Monday, 6 January 2020

Beat Procrastination – A Guide for Writers



Most writers live in the battle between motivation and procrastination. This morning after listening to this BBC4 All in the Mind podcast  The Psychology of Motivation and Procrastination, I did something I had been putting off for years. It was to do with freelancing rather than writing, but it had been a huge cause of dread and anxiety, and I just did it in a heartbeat.

So read on, writers, these insights from the podcast will really help!

MOTIVATION

Dr Ian Taylor from Loughborough University says: 
"Motivators are the fuel that lead to a desired behaviour." 

Fact 1: Willpower is not the best motivator

We think of willpower as crucial, but  it is actually not the best motivator at all.

Fact 2: Enjoyment is the best motivator

We are more likely to do something if we do it for the love of it. We writers need to remind ourselves that this is why we write. We are inclined to think about the times when we're struggling, or when we read back over our work and hate it. What about those times when we look up to find hours have gone by and we’ve written something good?

Fact 3: Identity is the next best motivator 

You are much more likely to do something if we do it because of who you are.
If you want to get into running, think of yourself as a runner. Then you’re not just someone who should go running. It’s not all about the task. It’s about your identity.

The album I got for Christmas, Now 100 Hits: Forgotten 70s taught me this: 


Pearl’s a Singer. 





Elkie Brooks drives the point home in the haunting refrain of this forgotten classic. Pearl sings because she’s a singer. That’s who she is.

If you want to write, call yourself a writer! 

When my children were little, if I had a tiny scrap of time to myself and was tempted to use it to clear up the house instead of writing, I’d chide myself, Are you a writer or a housewife? This always did the trick.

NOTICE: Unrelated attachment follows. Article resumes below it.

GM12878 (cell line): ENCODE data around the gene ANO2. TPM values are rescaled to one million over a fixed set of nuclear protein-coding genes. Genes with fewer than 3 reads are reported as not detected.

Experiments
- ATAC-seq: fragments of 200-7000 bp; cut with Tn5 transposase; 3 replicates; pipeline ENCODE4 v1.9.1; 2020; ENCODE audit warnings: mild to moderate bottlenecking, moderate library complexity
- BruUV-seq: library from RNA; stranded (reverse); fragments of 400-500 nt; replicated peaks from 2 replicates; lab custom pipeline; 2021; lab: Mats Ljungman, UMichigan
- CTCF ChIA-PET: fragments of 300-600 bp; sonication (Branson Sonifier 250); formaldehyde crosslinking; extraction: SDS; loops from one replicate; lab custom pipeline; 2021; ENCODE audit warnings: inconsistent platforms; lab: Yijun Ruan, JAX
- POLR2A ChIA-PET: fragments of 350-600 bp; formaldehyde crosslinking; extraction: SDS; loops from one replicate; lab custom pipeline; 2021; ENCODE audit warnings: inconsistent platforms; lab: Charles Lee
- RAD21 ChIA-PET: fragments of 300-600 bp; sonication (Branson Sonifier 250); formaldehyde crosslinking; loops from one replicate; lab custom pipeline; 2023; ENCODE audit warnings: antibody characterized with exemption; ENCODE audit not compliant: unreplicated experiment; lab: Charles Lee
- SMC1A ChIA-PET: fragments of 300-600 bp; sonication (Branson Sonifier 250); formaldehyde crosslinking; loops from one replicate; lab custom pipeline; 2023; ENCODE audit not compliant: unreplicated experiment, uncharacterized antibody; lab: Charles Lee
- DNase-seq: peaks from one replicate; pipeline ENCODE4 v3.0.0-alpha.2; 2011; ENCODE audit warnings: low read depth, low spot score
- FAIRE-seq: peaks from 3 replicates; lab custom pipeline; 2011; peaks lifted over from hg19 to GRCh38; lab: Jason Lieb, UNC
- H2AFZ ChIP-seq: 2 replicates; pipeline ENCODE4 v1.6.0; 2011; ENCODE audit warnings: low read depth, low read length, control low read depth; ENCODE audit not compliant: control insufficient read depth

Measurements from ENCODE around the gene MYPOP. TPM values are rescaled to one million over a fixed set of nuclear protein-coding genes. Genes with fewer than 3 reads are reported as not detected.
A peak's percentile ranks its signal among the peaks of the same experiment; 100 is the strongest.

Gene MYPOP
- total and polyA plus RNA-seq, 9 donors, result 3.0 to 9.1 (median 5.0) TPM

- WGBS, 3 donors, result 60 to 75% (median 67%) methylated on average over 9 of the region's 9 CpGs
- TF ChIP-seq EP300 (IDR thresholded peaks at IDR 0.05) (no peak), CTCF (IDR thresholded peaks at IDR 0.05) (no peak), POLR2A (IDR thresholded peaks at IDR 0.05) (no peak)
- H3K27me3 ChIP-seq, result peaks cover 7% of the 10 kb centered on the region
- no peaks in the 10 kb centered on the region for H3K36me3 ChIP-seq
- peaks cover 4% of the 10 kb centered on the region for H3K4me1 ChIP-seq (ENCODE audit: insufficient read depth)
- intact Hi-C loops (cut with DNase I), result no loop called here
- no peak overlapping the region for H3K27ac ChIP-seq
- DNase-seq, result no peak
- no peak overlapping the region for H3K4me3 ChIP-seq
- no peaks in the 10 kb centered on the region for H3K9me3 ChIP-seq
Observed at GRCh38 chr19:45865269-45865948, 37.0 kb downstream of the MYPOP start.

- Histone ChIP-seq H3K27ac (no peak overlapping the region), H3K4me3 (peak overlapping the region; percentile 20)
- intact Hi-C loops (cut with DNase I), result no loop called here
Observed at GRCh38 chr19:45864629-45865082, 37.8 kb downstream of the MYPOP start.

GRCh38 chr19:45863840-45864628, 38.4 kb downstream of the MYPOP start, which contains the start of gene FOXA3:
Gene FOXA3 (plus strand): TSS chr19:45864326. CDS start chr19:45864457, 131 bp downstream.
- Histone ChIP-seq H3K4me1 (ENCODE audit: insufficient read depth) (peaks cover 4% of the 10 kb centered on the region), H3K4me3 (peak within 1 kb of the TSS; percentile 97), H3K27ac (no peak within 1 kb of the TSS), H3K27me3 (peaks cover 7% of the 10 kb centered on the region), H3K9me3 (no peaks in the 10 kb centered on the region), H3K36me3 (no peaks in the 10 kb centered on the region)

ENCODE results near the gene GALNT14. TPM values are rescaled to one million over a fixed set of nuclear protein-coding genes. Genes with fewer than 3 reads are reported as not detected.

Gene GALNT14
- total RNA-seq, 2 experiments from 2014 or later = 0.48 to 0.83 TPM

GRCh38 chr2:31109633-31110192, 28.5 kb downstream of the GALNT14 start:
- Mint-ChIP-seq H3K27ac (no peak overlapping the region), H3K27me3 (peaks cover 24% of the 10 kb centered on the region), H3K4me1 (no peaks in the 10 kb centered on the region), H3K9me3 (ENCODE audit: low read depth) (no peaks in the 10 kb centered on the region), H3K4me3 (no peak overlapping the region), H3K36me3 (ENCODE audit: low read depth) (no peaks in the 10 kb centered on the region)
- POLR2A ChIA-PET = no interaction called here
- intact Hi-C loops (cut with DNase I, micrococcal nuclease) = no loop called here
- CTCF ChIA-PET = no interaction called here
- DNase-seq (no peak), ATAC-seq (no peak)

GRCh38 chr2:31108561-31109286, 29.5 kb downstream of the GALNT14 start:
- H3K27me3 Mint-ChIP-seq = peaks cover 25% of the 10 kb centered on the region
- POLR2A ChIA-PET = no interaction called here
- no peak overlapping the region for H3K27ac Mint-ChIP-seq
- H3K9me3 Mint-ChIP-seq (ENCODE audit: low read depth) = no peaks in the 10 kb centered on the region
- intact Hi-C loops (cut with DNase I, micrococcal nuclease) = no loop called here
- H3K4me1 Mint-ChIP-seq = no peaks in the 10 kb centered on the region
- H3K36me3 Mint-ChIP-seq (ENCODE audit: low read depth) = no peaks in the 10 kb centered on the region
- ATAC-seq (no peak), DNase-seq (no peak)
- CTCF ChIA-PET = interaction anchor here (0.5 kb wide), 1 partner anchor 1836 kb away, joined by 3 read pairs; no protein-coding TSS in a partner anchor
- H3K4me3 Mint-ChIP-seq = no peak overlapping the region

Years later I took my biggest step towards actually being a writer after years of wanting to be one. I started this writer’s blog. It didn’t matter that I hadn’t been published, or paid for writing. I called myself a writer, and so I became one. Pearl’s a singer. What are you?

Fact 4: It pays to plan ahead

Willpower is fragile, so minimise the effort required for a task. If you want to go running, don’t have your kit packed away, leave it out ready. 

If you want to write, don’t plan to do it after a hard day’s work, or when you’ve finished all your paid work.  Plan to do it in the morning or whenever you’re fresh.

Leave off writing at a good point, when you’re pleased with what you’ve done and know where you’re going with it next. Don’t make yourself pick it up again at a difficult point, or you’ll be filled with dread.


PROCRASTINATION

Dr Fuchsia Sirois from Sheffield University says:
“Procrastination is the unnecessary delay of an intended, voluntary and important task despite knowing you’ll be worse off for doing so.”
Oh writer, behold your face in a mirror! That’s us, isn’t it? We’re procrastinators! No, wait a minute, we’re writers! Procrastination is just a bad old habit we’re about to kick. It is not who we are!

Most people procrastinate. It’s when it becomes chronic that it can be really problematic. 

However, as writers, we can really help ourselves by understanding the beast that always confronts us.

It’s all about negative emotions...